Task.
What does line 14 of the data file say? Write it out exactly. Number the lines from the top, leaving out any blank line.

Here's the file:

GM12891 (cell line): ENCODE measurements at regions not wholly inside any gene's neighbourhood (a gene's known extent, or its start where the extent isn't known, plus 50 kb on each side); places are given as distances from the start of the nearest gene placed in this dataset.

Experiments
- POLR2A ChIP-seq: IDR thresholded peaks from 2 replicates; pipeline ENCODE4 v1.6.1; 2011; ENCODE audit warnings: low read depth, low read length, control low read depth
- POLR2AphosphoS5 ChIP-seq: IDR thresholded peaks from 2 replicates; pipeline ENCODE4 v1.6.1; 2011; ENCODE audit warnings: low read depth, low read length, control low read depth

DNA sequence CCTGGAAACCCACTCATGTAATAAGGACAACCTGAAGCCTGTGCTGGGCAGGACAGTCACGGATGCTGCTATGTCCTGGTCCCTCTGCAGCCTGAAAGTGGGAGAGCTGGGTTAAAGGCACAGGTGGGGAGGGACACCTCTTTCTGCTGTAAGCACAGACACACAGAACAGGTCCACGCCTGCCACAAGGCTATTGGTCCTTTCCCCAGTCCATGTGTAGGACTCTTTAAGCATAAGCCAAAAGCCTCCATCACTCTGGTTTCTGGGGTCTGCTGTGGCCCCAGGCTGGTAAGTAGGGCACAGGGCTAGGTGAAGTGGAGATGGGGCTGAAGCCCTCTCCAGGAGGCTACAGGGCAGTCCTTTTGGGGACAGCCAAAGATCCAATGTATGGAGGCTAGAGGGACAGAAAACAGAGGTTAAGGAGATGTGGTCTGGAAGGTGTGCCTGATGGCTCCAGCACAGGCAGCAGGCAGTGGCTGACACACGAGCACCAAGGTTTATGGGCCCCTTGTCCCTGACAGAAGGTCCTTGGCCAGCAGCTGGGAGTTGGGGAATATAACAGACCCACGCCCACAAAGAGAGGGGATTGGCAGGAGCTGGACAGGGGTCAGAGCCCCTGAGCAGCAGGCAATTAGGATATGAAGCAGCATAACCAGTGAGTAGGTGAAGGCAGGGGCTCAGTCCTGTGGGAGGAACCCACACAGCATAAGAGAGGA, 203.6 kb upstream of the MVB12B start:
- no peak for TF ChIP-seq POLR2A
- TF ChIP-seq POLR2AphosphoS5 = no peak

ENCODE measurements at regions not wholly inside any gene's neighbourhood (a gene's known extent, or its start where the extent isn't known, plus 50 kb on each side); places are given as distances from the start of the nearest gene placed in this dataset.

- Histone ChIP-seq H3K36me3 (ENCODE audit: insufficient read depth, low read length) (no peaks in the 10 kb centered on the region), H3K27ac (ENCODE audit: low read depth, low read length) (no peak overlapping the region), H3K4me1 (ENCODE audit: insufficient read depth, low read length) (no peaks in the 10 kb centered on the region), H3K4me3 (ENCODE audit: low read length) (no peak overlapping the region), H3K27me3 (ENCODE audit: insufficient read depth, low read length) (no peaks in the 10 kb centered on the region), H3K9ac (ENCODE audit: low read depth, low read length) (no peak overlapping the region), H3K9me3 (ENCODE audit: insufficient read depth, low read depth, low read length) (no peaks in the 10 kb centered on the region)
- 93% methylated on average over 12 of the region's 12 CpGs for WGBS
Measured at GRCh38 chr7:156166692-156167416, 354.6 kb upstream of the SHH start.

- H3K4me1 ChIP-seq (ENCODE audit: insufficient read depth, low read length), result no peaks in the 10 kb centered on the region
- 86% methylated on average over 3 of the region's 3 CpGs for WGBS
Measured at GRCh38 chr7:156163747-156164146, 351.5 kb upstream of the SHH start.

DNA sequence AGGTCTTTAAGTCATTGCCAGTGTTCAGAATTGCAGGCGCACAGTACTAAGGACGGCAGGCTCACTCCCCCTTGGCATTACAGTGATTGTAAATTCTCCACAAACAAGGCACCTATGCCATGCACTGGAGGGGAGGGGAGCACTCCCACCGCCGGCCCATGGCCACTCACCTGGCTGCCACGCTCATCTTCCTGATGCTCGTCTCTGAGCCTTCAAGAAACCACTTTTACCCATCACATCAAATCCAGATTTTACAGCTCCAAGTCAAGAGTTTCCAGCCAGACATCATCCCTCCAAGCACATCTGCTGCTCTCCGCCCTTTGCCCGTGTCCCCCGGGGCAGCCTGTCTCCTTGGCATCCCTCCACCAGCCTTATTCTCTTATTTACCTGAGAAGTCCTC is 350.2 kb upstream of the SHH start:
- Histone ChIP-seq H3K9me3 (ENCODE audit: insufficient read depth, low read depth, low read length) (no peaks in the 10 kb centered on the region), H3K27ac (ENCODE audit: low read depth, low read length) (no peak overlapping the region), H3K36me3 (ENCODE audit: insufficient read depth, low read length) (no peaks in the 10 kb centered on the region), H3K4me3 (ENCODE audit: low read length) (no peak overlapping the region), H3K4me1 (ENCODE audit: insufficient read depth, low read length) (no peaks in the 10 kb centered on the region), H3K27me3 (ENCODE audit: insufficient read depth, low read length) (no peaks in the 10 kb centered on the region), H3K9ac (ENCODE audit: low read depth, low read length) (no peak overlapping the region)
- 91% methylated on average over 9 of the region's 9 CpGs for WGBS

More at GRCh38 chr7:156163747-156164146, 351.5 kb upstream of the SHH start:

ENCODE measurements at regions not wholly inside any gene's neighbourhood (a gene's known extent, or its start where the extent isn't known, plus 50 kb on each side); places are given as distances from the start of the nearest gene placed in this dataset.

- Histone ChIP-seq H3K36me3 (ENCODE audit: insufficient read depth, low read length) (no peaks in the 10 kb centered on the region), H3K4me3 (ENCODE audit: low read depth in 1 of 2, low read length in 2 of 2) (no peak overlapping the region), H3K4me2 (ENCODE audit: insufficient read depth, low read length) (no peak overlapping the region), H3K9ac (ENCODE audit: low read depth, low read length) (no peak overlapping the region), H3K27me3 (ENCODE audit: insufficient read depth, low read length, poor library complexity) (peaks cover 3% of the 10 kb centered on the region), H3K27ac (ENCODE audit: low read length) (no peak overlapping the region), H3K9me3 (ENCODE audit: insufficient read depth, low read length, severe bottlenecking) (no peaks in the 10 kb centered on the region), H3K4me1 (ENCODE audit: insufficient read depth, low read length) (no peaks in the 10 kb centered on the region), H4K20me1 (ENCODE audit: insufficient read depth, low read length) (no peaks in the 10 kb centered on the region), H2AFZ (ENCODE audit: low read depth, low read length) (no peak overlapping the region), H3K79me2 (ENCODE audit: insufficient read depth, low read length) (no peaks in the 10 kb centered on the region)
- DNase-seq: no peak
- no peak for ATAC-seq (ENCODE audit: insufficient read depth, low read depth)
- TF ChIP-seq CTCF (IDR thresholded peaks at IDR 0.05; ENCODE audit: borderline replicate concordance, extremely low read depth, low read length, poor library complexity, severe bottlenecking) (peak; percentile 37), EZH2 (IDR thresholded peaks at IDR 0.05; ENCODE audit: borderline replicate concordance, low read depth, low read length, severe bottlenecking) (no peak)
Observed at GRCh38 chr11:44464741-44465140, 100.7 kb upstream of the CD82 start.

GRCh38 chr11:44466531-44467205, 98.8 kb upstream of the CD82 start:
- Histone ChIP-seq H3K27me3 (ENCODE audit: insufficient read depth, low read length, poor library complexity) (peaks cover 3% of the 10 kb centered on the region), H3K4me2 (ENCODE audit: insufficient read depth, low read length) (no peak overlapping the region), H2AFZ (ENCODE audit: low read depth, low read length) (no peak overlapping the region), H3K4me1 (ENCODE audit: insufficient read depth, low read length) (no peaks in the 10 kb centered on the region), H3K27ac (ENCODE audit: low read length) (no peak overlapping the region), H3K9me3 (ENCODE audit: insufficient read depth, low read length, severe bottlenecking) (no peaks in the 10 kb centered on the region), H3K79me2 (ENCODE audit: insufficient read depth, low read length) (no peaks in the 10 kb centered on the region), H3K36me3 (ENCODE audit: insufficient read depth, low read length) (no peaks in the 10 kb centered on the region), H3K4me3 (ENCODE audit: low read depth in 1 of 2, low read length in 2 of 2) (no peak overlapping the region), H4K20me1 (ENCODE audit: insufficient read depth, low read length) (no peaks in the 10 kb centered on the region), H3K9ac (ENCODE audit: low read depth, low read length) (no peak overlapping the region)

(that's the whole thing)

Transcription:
Measured at GRCh38 chr7:156163747-156164146, 351.5 kb upstream of the SHH start.